about me

I always read the About section of a website, because otherwise you don’t know what biases that person/organisation may have. So, I felt it was my responsibility to share some personal information with you, so you understand why and how this website came about.

The Gentle Autistic website is funded by me, a late-diagnosed, late-to-every-appointment woman, based in the UK. I have no affiliation to any organisation. I receive no payment for sharing recommendations, such as books or other websites. I had in my head that I needed to produce a dictionary of neurodivergencies that was thorough and accessible, not too bland, not too clinical, maybe just a teeny bit of personal opinion in amongst the facts? Because there seems to be no agreement on what all these terms mean, which are the ‘in’ words, which have gone out of fashion. I was too scared to join any established community groups in case I used the wrong language and got laughed at or, worse still, didn’t know how to be ‘one of the gang’ like people who have always known they are on the spectrum!

So, I thought I’d start compiling an A to Z for others like me, learning as I went – that’s where it all started. My glossary is VAST and I imagine will continue to grow for the rest of my life, because I love it – it gives me a sense of calm (all good lists do).

The rest of this is simply a little bit of background, so by all means skip it and go to the fun bits.

Here goes…This year I have finally found out who I am, who I have always been, and who I will be for the rest of my life. I’m so proud, and so sad, that I’ve clawed my way through at least two thirds of my life without being able to cut myself any slack for underperforming in all the roles that society laid out for me, not least my role as a Mum.

As the title suggests, I am a late-diagnosed autistic with ADHD, and ADHDer, is the best attempt so far at trying to make a bunch of awkward looking, largely consonant, letters into a cuddly sounding word. I can see why aspie became a popular term for autistic people; it does sound appealing and cute and I think we deserve a nice-sounding identity – it will help us all talk about it more.

ADHD can be so frustrating, when I’m trying to get this website written, for instance, and my ADHD is ‘in charge’, I only seem to be able to sit at the desk for a couple of minutes of spinning my chair, checking that I haven’t completed a single item in my diary, before remembering that I was in the middle of cooking (burnt), that the clean washing has been sitting in a steaming, damp heap since yesterday, that my house plants are all gasping, that I’ve cut it too fine to get to the hospital appointment and the pile on my desk is so deep, I can’t find the paperwork, including directions – long sentence – sigh. It IS frustrating. When my autistic side is in charge, I am at the desk, writing for ten, eleven, fourteen hours, without remembering to eat unless my husband reminds me, but BOY do I get things done – it’s a beautiful obsession (special interest)! I feel this is who I am. I’m chaotic and I’m energetic and enthusiastic and obsessive about the things I love. I’m not sure I want those things taken away, even if I could. I see my ADHD and autism as two sides of the same coin – I cannot imagine being asked to separate those two aspects of me – they are connected permanently, like twins who get irritated by each other but cannot imagine life without each other.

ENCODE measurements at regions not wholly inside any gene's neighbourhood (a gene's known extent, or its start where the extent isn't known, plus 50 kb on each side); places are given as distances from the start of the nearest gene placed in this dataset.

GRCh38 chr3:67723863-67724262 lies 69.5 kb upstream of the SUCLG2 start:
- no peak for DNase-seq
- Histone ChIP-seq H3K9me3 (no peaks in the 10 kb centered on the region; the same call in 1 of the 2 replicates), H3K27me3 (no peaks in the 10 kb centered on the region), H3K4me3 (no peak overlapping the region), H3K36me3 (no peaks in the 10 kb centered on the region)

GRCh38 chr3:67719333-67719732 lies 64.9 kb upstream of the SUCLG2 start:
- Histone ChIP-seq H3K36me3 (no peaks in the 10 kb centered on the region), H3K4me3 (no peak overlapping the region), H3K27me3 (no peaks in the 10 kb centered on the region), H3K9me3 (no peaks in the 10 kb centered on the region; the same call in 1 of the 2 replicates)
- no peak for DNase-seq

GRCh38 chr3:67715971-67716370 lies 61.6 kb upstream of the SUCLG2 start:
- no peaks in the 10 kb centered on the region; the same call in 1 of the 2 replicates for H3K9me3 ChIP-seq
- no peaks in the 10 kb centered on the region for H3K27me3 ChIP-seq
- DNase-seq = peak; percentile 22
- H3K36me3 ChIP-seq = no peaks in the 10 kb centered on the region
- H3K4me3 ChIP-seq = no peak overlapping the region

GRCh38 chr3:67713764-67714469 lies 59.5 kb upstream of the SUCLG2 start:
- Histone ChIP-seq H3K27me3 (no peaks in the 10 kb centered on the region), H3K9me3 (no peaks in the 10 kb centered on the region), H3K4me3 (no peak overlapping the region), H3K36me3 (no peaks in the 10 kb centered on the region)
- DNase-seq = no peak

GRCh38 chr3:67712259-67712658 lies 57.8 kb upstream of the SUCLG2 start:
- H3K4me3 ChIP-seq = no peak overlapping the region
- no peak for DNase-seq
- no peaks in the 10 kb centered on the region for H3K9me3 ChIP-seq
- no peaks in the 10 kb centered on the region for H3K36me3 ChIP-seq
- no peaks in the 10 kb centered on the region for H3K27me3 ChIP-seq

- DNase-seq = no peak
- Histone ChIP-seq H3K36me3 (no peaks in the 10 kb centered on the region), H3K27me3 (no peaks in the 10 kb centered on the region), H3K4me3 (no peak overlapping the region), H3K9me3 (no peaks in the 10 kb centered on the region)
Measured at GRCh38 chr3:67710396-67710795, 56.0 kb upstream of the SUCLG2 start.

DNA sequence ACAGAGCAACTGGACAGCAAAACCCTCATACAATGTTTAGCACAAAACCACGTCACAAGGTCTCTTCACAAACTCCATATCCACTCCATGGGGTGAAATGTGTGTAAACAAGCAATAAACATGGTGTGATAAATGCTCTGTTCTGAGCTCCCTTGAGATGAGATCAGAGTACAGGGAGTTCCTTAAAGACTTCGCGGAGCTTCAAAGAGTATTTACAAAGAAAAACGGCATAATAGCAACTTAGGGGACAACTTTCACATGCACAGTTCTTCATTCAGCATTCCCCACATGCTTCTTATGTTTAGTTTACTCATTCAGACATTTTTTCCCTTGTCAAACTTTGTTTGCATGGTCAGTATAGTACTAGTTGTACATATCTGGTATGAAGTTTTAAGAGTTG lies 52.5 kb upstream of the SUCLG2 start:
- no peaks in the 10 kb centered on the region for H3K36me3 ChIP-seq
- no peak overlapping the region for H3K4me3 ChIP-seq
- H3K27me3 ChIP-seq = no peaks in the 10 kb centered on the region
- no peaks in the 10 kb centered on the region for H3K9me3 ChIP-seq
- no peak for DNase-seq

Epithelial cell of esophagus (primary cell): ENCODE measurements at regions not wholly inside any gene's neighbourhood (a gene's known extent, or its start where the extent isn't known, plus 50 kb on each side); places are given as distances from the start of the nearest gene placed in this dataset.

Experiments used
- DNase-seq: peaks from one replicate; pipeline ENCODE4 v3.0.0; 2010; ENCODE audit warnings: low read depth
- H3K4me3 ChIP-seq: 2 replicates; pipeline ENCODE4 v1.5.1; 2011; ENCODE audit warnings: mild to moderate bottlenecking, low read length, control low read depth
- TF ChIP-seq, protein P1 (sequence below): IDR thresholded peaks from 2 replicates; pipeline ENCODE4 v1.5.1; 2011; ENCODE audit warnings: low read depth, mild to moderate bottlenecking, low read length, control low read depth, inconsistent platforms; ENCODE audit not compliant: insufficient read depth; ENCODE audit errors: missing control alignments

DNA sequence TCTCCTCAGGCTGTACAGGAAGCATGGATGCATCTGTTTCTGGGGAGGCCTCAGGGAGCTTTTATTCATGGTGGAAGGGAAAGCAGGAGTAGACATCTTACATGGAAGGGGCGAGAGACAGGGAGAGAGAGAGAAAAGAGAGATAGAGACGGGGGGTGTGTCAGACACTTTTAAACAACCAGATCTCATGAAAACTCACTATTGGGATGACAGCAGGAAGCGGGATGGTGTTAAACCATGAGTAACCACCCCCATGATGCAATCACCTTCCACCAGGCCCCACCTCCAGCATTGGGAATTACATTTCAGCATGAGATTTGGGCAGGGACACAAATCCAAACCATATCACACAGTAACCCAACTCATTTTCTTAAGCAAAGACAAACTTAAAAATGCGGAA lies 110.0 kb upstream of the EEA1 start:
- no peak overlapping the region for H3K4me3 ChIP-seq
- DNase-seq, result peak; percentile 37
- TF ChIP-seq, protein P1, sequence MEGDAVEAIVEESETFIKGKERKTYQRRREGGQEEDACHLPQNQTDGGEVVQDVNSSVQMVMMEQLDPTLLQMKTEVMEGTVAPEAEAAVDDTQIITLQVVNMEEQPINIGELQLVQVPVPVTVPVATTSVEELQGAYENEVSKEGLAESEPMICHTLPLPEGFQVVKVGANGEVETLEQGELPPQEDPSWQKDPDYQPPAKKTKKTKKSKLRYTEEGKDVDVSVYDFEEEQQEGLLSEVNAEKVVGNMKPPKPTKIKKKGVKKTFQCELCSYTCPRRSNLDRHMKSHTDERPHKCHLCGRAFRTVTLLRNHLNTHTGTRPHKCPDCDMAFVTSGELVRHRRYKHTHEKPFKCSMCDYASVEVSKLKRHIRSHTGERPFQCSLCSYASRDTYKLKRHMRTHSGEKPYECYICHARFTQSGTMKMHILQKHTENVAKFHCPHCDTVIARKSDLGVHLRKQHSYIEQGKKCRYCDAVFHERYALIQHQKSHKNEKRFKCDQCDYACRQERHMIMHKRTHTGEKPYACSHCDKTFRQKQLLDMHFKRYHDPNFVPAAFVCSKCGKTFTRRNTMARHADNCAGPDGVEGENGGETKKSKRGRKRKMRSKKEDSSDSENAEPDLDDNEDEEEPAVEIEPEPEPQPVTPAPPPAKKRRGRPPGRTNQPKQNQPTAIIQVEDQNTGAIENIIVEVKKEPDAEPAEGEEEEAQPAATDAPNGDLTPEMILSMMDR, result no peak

Oh yes, the other thing I do is talk a lot. I am what those in the trade call ‘hyperverbal‘. Onward…

Anyway, I have been developing this website since April 2023, since my clinical diagnosis. I’m 54 years old and it took me to reach breaking point at the end of last year – total shutdown and a feeling of wishing I could just have oblivion (what would be described in the neurotypicall world as a whopping great nervous breakdown) to get here. I very, very gradually started to get the help I so badly needed. Even then, help was inconsistent and mostly involved putting me on anti-depressants and benzodiazepines. I had to fight hard every step of the way, at a point in my life when I didn’t have any fight left in me.

It wasn’t my clinical diagnosis that made me realise I’m neurodivergent – that just gave me the validation I needed for myself – a lovely badge of authenticity so that I could rid myself of the feeling of imposter syndrome…why is it that our society makes us feel that, until we get an official, medical diagnosis, we don’t have the right to identify? Nobody knows us better than we know ourselves, after all.

It was actually meeting several neurodivergent members of an anxiety group that I was attending, that made me question who and why I am. I felt so completely connected to those people, I went away and wondered why. [Side note – those same people are now my gang – we’re called The Rubber Chickens*] and though our group sessions have long since ended, we are still a gang. We went out for lunch the other day and booked a table in the name of The Rubber Chickens. The waiter actually expected us to turn up in chicken costume… and neurotypicals say WE are the literally minded ones!